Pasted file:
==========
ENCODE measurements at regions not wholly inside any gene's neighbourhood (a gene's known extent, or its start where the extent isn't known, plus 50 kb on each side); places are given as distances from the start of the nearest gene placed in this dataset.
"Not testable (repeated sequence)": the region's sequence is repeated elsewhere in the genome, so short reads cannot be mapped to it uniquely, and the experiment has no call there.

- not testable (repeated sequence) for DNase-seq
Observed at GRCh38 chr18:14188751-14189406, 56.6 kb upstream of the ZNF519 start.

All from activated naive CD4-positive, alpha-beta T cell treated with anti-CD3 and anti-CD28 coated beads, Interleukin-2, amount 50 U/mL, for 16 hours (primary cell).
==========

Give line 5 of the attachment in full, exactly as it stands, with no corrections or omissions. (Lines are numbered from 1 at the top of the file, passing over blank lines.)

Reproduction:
All from activated naive CD4-positive, alpha-beta T cell treated with anti-CD3 and anti-CD28 coated beads, Interleukin-2, amount 50 U/mL, for 16 hours (primary cell).